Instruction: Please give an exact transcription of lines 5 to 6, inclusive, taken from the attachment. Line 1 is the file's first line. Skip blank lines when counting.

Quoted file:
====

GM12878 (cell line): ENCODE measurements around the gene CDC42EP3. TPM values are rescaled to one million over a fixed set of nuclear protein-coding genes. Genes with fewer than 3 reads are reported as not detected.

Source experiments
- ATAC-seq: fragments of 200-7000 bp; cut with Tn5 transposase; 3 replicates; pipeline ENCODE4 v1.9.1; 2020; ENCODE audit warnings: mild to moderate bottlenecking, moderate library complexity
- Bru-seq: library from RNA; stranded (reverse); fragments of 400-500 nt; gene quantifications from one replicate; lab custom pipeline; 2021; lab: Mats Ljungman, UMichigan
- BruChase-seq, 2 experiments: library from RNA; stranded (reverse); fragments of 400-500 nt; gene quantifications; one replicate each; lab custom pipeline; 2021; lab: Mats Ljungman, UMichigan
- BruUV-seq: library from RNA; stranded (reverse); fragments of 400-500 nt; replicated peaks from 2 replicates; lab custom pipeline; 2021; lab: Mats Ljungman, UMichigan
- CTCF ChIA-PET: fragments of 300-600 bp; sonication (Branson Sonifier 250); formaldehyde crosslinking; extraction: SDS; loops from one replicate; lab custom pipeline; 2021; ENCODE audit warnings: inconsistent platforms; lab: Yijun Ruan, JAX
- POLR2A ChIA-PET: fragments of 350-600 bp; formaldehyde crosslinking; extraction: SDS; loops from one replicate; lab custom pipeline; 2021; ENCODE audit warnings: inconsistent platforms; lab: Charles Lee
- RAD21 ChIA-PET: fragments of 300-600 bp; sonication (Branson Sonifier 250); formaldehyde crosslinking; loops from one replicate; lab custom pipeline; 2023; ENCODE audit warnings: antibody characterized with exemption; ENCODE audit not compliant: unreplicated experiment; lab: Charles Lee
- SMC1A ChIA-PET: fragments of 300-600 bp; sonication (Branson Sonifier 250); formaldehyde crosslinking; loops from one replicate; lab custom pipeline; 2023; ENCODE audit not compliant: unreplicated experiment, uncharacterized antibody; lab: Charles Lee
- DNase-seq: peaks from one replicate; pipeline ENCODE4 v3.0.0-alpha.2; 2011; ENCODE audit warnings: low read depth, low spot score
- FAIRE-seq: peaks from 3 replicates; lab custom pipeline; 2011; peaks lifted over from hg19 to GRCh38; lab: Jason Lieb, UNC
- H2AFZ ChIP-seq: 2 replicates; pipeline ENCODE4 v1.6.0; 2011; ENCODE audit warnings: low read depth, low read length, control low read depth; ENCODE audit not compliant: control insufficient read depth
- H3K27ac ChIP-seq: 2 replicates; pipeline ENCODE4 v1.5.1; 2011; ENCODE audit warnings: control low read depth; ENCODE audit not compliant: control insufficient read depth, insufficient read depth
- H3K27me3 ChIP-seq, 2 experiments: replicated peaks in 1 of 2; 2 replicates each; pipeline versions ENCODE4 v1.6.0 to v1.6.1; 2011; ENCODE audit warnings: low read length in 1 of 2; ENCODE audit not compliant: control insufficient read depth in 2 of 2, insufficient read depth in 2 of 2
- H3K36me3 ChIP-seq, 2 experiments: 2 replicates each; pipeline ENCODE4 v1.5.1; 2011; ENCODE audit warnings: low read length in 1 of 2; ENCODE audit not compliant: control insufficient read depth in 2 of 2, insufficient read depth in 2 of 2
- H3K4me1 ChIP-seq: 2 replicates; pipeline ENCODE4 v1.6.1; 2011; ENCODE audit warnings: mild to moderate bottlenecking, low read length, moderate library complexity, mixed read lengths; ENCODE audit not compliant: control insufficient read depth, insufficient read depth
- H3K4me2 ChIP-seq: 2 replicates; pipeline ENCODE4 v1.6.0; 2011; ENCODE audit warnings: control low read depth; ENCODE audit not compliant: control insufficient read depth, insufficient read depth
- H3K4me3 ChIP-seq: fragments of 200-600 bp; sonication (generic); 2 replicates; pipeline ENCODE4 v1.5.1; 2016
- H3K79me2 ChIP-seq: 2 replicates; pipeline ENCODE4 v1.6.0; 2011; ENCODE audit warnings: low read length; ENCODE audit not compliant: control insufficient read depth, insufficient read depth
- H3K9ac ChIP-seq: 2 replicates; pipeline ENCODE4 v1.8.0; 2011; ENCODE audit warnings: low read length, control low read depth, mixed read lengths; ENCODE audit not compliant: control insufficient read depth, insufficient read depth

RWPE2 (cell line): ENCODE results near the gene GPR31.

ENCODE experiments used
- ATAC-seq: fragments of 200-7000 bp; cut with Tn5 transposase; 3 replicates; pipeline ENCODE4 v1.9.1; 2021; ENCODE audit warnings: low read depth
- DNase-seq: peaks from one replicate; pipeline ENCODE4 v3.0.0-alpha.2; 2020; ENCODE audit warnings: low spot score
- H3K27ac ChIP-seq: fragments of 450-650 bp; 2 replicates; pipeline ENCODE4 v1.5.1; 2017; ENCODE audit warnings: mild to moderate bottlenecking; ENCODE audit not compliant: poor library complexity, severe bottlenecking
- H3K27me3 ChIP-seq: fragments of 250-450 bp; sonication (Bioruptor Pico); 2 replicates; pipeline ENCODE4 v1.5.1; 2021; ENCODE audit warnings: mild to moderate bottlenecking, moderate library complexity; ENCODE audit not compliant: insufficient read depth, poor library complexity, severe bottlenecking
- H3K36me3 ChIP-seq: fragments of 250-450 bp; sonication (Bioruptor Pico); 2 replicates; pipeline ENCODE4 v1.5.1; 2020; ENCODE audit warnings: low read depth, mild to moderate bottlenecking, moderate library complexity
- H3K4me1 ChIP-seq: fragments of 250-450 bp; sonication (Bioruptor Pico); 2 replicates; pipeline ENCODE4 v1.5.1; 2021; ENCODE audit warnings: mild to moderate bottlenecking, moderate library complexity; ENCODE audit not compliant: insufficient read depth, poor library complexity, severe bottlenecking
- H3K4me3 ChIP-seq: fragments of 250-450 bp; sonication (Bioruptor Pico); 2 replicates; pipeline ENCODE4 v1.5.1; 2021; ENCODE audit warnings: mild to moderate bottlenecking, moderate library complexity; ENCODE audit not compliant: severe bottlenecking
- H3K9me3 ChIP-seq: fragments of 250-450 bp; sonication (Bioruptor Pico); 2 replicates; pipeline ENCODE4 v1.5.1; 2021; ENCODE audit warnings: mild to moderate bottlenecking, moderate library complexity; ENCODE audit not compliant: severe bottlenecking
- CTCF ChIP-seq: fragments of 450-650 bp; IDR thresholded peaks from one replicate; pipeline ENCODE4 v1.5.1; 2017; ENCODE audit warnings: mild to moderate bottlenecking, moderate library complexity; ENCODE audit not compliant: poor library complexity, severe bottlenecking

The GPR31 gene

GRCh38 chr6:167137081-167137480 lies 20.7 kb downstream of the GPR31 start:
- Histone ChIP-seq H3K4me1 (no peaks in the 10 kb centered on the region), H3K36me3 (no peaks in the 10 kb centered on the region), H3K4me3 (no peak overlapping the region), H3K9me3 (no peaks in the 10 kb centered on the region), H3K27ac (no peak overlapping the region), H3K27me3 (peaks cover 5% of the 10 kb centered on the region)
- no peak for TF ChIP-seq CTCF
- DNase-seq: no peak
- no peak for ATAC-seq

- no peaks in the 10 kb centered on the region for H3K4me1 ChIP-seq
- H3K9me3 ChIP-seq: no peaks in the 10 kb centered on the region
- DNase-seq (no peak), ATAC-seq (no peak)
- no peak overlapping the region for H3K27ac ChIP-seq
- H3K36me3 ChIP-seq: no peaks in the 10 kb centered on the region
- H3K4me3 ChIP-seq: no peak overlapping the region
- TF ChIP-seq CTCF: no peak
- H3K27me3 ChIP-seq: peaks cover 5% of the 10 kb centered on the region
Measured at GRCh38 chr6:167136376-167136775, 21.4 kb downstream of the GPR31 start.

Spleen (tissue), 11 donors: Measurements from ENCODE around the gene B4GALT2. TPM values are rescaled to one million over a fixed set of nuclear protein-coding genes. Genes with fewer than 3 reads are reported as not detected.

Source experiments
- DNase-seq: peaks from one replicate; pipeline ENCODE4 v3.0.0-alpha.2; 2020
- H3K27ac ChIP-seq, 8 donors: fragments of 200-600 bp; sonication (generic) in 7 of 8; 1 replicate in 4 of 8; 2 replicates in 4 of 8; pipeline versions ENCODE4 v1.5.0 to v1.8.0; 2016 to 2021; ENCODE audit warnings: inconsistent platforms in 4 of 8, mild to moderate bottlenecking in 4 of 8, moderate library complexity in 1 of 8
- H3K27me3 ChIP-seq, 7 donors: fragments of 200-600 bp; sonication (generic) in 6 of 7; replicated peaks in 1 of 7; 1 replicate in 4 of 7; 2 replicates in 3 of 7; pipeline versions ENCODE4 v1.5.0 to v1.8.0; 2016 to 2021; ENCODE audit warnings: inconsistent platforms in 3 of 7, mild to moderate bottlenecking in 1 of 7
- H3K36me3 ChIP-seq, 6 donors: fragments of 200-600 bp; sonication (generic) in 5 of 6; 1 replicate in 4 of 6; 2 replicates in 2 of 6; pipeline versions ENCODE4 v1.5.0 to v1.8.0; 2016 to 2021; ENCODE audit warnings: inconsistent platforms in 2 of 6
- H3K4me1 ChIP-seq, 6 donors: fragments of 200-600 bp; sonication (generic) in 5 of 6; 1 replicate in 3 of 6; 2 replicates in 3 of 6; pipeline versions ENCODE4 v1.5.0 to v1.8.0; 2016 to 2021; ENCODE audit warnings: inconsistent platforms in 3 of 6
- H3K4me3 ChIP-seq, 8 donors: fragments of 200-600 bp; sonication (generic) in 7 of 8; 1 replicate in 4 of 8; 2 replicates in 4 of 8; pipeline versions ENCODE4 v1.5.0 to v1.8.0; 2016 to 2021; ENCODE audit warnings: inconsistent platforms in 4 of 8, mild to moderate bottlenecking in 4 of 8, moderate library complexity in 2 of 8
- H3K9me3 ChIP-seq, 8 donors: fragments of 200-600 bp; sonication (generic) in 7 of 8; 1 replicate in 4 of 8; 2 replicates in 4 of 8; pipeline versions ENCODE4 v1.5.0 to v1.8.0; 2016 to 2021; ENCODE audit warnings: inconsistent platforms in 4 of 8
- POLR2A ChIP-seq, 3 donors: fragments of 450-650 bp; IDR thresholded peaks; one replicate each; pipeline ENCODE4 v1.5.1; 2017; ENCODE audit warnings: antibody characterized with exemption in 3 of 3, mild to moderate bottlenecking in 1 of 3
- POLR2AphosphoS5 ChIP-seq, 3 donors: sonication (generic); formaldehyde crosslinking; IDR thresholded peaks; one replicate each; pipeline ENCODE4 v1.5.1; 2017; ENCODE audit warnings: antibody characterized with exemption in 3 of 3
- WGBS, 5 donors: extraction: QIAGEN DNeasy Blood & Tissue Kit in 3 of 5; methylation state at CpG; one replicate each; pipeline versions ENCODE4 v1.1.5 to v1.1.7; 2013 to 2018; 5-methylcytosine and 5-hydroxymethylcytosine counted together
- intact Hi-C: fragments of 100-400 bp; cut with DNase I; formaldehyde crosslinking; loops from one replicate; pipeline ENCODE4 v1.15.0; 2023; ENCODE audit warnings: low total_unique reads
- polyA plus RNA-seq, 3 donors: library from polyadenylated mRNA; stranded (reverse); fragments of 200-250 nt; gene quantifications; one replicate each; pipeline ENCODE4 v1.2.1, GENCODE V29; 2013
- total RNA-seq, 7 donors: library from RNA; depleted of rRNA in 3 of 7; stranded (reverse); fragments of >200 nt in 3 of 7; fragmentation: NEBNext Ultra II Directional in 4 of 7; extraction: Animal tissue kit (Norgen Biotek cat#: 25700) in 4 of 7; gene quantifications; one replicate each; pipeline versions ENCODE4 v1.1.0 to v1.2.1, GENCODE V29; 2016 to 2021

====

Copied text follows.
- BruChase-seq, 2 experiments: library from RNA; stranded (reverse); fragments of 400-500 nt; gene quantifications; one replicate each; lab custom pipeline; 2021; lab: Mats Ljungman, UMichigan
- BruUV-seq: library from RNA; stranded (reverse); fragments of 400-500 nt; replicated peaks from 2 replicates; lab custom pipeline; 2021; lab: Mats Ljungman, UMichigan